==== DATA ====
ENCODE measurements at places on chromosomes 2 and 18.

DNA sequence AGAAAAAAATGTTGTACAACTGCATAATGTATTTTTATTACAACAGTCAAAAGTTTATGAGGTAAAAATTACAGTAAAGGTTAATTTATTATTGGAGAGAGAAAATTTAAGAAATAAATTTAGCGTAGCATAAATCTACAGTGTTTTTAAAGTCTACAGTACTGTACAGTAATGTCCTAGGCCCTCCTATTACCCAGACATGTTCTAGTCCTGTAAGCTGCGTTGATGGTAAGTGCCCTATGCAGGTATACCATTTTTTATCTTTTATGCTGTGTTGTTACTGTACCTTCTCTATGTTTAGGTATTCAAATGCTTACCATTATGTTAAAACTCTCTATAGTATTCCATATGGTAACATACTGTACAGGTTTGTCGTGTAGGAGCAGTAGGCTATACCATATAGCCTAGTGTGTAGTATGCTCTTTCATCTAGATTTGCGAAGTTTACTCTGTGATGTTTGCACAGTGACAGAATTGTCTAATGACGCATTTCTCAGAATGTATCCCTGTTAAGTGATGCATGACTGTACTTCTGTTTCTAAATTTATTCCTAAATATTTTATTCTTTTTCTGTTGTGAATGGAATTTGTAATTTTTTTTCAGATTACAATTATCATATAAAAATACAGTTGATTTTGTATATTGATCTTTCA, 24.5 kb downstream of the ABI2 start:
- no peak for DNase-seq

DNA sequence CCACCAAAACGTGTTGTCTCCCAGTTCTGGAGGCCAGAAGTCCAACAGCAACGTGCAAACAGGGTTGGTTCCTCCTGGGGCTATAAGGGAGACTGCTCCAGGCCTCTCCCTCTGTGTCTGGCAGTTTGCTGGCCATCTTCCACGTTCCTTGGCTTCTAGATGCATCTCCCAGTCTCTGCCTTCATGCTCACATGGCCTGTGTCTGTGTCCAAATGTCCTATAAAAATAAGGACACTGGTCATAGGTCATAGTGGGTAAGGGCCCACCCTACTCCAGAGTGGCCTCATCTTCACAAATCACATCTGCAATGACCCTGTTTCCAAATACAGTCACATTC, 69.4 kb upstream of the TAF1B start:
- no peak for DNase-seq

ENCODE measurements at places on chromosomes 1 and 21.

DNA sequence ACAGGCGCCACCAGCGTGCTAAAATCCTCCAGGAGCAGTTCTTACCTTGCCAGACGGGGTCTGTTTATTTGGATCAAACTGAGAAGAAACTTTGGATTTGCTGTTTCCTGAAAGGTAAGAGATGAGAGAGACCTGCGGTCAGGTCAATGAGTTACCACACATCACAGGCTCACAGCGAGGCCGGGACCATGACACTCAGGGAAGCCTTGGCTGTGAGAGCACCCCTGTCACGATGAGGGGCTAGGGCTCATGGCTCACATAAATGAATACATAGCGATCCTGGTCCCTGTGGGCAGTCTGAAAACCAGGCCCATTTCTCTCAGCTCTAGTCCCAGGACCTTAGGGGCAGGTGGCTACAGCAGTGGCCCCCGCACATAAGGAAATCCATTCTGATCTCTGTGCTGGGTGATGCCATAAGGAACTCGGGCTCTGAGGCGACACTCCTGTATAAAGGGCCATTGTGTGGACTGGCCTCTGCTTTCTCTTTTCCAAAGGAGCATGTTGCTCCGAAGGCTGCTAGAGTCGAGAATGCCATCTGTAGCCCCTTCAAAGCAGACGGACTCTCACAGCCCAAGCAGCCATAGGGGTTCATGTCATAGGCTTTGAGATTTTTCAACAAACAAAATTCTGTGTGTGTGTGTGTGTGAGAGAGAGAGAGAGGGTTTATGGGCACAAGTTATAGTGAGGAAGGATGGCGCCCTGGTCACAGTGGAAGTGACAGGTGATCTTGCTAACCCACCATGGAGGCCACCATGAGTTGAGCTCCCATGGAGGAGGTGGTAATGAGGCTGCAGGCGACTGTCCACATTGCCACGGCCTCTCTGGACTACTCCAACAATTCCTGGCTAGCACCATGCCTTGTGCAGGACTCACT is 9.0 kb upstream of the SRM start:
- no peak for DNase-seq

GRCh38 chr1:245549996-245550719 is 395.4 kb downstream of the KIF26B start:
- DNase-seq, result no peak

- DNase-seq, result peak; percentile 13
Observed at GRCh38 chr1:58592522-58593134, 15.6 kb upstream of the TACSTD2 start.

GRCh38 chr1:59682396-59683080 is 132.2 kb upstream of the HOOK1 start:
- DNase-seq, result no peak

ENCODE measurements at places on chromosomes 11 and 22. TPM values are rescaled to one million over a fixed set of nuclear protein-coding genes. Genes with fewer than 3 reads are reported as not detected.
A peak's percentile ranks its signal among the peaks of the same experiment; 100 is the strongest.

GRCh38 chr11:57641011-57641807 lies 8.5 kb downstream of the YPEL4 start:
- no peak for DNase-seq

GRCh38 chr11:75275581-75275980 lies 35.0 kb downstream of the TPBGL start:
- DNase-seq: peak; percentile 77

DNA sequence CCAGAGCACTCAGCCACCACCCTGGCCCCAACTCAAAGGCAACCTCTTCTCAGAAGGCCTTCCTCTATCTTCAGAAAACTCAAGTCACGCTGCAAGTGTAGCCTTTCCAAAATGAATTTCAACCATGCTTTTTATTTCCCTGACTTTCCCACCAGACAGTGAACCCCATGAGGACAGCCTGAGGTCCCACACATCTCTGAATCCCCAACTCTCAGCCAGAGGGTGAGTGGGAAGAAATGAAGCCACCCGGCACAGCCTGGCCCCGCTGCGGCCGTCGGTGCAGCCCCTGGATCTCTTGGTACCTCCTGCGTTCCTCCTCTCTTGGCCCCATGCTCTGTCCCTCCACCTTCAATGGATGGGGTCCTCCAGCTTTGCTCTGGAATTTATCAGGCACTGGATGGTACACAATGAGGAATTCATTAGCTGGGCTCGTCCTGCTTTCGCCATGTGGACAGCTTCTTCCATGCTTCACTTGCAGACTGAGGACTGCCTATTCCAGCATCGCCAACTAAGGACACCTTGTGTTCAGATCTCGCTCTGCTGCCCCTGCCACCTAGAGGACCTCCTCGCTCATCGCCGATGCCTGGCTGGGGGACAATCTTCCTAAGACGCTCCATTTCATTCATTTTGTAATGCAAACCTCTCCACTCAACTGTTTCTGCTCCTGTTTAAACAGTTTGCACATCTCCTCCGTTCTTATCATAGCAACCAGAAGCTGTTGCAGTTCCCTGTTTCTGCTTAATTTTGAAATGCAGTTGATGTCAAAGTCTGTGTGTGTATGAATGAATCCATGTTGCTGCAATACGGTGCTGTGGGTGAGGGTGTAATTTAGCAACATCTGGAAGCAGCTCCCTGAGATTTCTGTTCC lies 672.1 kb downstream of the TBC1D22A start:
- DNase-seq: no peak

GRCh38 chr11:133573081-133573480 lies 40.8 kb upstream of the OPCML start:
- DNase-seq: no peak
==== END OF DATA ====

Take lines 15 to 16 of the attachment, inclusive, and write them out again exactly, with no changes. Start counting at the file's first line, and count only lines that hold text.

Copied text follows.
ENCODE measurements at places on chromosomes 11 and 22. TPM values are rescaled to one million over a fixed set of nuclear protein-coding genes. Genes with fewer than 3 reads are reported as not detected.
A peak's percentile ranks its signal among the peaks of the same experiment; 100 is the strongest.